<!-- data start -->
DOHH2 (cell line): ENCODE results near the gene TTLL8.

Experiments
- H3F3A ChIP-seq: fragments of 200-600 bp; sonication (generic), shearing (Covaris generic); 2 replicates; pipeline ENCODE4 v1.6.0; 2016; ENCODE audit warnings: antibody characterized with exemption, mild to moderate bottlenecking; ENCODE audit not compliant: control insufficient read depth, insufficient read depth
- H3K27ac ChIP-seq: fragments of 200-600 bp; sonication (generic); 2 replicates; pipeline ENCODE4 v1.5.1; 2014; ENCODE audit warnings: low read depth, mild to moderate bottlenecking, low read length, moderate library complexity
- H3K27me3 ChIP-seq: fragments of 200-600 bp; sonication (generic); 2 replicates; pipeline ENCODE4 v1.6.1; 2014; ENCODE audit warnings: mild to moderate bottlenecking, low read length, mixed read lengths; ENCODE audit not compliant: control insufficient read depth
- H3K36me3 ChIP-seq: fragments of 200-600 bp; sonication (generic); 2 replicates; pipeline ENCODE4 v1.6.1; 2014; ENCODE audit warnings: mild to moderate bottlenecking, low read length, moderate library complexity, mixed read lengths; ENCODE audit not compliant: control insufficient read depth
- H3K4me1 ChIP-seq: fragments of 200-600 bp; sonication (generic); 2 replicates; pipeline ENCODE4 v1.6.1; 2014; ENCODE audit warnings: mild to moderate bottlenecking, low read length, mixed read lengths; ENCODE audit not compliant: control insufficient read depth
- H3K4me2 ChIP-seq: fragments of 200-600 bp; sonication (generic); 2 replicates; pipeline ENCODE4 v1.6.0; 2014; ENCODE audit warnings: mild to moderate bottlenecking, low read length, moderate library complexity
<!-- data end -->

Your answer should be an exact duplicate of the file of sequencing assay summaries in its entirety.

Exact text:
DOHH2 (cell line): ENCODE results near the gene TTLL8.

Experiments
- H3F3A ChIP-seq: fragments of 200-600 bp; sonication (generic), shearing (Covaris generic); 2 replicates; pipeline ENCODE4 v1.6.0; 2016; ENCODE audit warnings: antibody characterized with exemption, mild to moderate bottlenecking; ENCODE audit not compliant: control insufficient read depth, insufficient read depth
- H3K27ac ChIP-seq: fragments of 200-600 bp; sonication (generic); 2 replicates; pipeline ENCODE4 v1.5.1; 2014; ENCODE audit warnings: low read depth, mild to moderate bottlenecking, low read length, moderate library complexity
- H3K27me3 ChIP-seq: fragments of 200-600 bp; sonication (generic); 2 replicates; pipeline ENCODE4 v1.6.1; 2014; ENCODE audit warnings: mild to moderate bottlenecking, low read length, mixed read lengths; ENCODE audit not compliant: control insufficient read depth
- H3K36me3 ChIP-seq: fragments of 200-600 bp; sonication (generic); 2 replicates; pipeline ENCODE4 v1.6.1; 2014; ENCODE audit warnings: mild to moderate bottlenecking, low read length, moderate library complexity, mixed read lengths; ENCODE audit not compliant: control insufficient read depth
- H3K4me1 ChIP-seq: fragments of 200-600 bp; sonication (generic); 2 replicates; pipeline ENCODE4 v1.6.1; 2014; ENCODE audit warnings: mild to moderate bottlenecking, low read length, mixed read lengths; ENCODE audit not compliant: control insufficient read depth
- H3K4me2 ChIP-seq: fragments of 200-600 bp; sonication (generic); 2 replicates; pipeline ENCODE4 v1.6.0; 2014; ENCODE audit warnings: mild to moderate bottlenecking, low read length, moderate library complexity